In my last post I discussed Fish World and the impact of social games on people, from the youngest to the oldest of us. I was amazed by how quickly I was sucked into the rhythm of playing a facebook based game and all of the housekeeping, decorating, maintaining and growing that world requires.
While I played Fish World, I was encouraged to "get" more fishbucks by clicking through to that page. When I got there, Offerpal suggested I purchase bucks with my credit card or through PayPal. You can certainly earn fishbucks through play, but you can also buy them with real money.
I have struck a nerve on a number of occasions already with friends and family, most of whom feel that they have witnessed love ones retreat from the real into the virtual world, which concerned loved ones have found alarming.
Here is another facet of social gaming - monetizing for game creators. I was not aware of the statistic, but my husband shared that real purchase of virtual gifts and gear is a multi-billion dollar business.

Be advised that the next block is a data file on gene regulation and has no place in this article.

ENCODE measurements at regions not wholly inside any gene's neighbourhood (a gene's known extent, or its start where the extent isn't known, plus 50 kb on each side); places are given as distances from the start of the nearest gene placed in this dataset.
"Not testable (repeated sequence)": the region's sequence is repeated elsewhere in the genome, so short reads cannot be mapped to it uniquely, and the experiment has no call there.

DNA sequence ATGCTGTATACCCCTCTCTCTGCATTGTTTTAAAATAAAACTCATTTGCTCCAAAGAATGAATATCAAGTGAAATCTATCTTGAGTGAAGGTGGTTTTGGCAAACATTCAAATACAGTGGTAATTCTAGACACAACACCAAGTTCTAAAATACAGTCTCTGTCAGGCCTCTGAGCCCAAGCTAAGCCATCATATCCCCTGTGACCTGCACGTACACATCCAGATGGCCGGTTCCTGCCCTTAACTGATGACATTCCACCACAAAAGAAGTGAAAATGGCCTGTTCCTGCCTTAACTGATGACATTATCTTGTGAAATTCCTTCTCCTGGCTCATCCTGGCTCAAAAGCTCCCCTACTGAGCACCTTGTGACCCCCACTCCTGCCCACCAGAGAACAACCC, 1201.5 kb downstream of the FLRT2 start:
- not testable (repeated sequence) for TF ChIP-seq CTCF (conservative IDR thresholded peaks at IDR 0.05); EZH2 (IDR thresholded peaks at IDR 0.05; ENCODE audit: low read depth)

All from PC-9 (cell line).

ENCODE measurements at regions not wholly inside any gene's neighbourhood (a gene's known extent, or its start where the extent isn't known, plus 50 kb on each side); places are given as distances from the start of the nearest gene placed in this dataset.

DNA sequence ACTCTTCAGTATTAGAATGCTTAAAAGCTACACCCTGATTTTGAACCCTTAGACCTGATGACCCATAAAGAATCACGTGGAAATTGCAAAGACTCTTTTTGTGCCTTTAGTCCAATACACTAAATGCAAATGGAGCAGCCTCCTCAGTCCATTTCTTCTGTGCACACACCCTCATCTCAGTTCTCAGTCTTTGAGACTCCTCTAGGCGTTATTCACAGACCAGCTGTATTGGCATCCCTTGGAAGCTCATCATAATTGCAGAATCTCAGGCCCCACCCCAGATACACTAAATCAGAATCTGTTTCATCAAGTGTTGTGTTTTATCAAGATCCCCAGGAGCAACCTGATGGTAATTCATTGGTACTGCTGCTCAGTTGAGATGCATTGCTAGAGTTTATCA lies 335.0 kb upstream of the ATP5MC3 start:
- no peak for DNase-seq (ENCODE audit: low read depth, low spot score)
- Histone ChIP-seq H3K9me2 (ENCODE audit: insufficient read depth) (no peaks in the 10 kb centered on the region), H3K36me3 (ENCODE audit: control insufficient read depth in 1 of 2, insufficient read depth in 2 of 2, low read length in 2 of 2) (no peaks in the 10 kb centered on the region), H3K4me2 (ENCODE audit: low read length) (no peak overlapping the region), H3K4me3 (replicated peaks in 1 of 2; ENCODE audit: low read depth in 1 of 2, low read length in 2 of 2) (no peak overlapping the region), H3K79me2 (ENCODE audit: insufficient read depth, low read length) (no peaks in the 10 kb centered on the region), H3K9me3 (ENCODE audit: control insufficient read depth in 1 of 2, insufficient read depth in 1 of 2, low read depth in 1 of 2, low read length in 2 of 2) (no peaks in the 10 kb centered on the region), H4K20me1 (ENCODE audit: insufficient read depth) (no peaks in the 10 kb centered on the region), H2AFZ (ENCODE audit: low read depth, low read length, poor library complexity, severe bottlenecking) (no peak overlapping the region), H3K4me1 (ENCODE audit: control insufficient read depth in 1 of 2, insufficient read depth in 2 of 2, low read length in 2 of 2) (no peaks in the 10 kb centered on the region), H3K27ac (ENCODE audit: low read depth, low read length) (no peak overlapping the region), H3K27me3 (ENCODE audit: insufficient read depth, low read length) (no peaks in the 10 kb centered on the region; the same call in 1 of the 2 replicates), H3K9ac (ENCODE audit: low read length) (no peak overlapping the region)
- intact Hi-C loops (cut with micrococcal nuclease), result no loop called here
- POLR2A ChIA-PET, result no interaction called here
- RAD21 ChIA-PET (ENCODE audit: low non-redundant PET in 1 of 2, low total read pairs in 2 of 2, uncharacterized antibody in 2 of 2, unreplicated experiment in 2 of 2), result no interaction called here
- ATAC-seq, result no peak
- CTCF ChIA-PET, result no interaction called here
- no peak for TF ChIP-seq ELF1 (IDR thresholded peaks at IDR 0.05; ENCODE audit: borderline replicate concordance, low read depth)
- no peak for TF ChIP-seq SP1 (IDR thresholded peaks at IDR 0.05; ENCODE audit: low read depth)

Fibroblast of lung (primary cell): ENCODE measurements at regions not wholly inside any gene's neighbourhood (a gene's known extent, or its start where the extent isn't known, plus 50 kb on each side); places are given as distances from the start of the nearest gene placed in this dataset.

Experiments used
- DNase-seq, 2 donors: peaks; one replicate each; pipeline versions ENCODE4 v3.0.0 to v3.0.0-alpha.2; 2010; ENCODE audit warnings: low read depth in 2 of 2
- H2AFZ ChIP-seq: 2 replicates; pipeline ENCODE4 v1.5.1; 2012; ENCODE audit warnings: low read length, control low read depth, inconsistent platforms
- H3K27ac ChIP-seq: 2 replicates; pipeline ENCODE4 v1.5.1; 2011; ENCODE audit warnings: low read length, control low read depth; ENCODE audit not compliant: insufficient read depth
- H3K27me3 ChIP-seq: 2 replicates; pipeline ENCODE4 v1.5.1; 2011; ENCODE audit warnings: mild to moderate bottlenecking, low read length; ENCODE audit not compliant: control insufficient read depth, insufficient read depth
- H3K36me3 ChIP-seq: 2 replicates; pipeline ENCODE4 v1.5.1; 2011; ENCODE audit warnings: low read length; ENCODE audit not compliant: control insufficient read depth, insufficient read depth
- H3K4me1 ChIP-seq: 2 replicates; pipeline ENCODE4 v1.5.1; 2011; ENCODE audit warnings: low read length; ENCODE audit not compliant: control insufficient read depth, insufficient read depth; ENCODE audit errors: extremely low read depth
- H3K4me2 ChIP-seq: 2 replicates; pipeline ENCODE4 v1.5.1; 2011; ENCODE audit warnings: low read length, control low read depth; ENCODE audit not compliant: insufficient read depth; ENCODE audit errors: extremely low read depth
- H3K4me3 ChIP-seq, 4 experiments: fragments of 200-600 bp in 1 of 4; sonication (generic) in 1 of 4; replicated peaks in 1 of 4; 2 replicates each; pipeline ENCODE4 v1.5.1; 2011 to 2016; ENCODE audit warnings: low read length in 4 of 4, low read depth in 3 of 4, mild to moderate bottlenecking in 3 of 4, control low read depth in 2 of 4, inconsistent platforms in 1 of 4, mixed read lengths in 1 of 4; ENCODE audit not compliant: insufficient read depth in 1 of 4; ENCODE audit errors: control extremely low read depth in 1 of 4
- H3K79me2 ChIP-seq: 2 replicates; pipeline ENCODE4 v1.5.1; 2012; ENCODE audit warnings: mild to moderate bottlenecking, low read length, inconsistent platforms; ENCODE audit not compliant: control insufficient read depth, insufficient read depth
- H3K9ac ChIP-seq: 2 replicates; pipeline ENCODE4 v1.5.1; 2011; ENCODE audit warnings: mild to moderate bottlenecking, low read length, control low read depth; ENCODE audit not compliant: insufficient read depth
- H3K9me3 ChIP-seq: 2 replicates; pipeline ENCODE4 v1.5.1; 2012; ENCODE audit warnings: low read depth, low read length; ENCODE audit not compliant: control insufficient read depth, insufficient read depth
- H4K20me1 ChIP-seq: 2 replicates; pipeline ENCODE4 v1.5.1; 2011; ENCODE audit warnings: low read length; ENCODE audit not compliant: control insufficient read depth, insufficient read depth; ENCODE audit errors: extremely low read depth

What exactly does this mean? One example - in facebook, members are prompted to remember their friends' birthdays with a link to their friend's home page. When clicking on the link, the member is encouraged not only to leave their best wishes, but to purchase a virtual gift which they can purchase with their credit card or through pay pal with real money.
Another example - in social gaming, many items are available through soliciting other members, but are also available for the "bucks" that the player can purchase - you guessed it - by depositing those bucks in their account through purchase with a credit card or other real payment source.
Just as the online gambling phenonenon has made real life difficult by draining players' bank accounts, so too can participation in virtual worlds affect an individual's real life bottom line.
Let the player beware, and as my daughter Julia and our friend Melina say, make good choices!